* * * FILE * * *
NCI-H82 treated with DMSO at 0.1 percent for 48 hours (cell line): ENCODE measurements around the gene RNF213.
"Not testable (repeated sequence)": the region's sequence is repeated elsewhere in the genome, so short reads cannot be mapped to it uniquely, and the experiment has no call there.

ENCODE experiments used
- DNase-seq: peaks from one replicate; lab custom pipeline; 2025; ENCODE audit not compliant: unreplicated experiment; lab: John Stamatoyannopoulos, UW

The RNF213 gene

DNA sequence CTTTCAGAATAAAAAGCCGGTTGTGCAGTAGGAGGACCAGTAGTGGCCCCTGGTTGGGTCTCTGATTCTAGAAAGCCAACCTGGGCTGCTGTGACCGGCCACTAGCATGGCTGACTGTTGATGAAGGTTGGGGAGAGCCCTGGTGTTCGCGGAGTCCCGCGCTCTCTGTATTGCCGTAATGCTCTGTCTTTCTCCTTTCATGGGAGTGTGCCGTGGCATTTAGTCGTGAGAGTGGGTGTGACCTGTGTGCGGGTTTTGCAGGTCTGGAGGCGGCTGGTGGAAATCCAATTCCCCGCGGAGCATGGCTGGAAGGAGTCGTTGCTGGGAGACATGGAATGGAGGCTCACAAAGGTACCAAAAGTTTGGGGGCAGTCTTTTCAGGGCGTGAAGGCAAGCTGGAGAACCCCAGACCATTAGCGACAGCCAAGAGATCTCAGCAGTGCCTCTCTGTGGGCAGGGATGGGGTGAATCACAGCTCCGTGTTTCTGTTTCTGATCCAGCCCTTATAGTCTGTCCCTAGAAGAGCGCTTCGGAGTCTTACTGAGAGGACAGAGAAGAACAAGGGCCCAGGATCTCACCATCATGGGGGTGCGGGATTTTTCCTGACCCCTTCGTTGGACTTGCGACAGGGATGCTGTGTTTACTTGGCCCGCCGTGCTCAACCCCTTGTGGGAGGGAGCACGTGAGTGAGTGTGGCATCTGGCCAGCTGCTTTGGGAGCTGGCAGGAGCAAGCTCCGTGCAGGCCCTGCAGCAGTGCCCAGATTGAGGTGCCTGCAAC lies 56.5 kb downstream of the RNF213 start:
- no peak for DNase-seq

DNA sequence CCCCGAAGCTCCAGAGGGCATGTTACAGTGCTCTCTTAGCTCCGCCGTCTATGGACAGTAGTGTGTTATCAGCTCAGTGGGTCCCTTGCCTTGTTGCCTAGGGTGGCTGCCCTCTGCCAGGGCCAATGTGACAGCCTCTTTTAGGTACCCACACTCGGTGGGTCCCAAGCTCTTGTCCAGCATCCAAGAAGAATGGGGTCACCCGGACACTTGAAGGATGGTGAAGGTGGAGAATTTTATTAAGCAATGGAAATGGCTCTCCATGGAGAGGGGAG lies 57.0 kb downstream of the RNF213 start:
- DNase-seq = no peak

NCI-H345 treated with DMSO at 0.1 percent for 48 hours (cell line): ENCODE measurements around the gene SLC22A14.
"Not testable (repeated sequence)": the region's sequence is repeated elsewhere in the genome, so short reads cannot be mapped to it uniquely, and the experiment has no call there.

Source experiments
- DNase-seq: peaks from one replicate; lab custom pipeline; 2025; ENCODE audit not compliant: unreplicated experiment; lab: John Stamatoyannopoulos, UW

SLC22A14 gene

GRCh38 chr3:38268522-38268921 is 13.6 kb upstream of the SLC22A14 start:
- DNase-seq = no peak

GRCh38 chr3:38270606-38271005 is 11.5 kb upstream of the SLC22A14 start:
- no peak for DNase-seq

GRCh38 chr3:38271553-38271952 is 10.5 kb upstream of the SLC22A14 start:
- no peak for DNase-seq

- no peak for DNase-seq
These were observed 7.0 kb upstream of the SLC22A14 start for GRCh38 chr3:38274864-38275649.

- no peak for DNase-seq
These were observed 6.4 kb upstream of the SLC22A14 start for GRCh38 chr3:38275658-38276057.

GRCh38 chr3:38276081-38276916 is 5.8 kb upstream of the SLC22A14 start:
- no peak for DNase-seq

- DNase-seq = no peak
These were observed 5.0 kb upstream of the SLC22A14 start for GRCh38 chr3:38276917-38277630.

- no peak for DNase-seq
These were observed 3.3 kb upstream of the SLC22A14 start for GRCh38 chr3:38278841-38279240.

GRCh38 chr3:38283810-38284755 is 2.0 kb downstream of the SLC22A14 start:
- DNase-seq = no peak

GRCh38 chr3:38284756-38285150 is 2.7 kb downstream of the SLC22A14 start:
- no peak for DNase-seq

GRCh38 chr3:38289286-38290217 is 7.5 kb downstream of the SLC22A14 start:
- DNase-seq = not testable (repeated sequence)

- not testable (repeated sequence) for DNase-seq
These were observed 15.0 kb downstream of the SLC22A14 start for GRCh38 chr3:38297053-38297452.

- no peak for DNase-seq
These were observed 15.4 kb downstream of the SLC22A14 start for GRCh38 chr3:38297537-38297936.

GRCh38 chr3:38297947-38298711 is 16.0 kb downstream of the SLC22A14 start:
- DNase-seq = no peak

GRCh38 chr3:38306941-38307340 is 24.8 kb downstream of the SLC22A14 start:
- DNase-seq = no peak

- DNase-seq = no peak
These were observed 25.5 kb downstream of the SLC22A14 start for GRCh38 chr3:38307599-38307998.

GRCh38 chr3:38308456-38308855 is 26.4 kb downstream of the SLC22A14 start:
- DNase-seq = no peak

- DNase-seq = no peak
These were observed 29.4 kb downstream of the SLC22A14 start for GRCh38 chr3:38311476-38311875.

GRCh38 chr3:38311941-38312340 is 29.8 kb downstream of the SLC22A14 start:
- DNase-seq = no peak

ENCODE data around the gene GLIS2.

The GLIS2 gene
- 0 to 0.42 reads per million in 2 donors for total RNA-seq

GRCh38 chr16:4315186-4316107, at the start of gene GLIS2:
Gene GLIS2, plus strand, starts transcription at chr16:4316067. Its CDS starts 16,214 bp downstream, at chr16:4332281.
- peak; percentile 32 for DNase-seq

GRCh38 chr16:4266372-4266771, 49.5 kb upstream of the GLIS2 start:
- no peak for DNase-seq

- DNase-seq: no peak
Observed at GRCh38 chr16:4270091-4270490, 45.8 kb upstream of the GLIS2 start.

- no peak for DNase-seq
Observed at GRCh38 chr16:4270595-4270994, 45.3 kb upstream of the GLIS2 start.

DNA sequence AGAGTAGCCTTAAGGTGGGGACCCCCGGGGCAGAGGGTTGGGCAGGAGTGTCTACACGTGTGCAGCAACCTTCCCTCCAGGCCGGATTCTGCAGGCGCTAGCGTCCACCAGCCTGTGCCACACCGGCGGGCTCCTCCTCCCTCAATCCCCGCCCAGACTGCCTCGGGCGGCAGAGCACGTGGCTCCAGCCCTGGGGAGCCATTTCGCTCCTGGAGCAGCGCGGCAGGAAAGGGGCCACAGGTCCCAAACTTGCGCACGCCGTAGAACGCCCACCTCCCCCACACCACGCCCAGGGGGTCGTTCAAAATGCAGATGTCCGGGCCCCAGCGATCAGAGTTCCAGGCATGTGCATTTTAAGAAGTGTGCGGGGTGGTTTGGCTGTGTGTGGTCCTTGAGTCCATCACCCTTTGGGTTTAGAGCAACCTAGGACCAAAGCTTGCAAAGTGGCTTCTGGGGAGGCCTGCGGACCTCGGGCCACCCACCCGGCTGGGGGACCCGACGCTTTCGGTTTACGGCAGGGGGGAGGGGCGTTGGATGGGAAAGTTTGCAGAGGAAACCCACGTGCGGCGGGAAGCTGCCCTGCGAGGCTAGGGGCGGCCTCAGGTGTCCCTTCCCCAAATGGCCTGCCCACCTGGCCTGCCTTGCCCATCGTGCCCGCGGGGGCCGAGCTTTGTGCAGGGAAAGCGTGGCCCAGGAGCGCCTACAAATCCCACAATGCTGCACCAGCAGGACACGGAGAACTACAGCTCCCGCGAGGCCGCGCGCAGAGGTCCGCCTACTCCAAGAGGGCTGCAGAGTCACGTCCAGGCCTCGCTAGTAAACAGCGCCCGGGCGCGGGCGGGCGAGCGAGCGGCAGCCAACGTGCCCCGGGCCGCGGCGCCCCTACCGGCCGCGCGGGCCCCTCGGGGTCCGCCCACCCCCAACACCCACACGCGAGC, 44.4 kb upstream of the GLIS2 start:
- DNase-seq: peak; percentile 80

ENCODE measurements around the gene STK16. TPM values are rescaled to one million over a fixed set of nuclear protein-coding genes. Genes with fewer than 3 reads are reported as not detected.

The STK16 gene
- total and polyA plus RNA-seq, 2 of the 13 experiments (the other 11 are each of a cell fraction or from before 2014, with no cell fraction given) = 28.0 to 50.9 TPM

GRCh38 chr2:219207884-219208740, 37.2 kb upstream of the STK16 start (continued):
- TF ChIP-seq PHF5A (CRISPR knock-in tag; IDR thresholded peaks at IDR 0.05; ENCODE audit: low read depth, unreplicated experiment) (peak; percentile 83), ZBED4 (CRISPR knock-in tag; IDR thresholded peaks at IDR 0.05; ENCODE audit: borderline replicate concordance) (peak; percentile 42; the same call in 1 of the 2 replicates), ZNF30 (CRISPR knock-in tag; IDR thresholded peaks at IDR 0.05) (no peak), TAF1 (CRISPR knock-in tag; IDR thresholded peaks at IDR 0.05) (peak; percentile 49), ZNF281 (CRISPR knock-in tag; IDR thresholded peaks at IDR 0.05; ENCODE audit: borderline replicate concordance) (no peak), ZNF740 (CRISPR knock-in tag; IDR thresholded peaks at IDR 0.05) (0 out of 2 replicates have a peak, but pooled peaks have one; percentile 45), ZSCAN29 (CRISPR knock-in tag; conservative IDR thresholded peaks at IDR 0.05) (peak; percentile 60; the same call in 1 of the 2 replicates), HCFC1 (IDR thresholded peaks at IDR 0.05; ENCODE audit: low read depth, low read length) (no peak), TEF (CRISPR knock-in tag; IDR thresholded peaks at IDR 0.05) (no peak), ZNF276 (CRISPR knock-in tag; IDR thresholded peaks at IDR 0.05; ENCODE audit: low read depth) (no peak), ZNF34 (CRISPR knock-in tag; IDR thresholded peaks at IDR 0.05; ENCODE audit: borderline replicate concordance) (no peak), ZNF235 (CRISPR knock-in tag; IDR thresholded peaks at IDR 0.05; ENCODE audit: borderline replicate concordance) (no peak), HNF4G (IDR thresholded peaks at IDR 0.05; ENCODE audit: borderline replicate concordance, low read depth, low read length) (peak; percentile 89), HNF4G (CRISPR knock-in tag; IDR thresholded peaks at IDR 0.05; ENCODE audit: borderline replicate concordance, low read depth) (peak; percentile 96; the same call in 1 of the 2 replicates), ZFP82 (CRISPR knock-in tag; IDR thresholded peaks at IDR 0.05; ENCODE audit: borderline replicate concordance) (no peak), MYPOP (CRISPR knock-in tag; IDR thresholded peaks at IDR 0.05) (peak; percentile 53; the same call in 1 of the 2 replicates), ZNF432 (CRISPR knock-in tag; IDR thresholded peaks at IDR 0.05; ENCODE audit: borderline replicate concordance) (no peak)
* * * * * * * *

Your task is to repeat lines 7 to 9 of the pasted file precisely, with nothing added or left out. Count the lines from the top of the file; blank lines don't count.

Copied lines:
- no peak for DNase-seq

DNA sequence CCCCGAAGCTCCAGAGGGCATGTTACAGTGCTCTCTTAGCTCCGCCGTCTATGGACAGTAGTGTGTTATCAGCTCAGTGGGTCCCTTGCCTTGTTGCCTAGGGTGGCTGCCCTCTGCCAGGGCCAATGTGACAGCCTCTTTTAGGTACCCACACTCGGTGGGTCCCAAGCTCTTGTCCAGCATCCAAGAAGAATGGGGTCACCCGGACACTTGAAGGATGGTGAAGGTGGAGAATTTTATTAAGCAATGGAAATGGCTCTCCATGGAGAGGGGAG lies 57.0 kb downstream of the RNF213 start:
- DNase-seq = no peak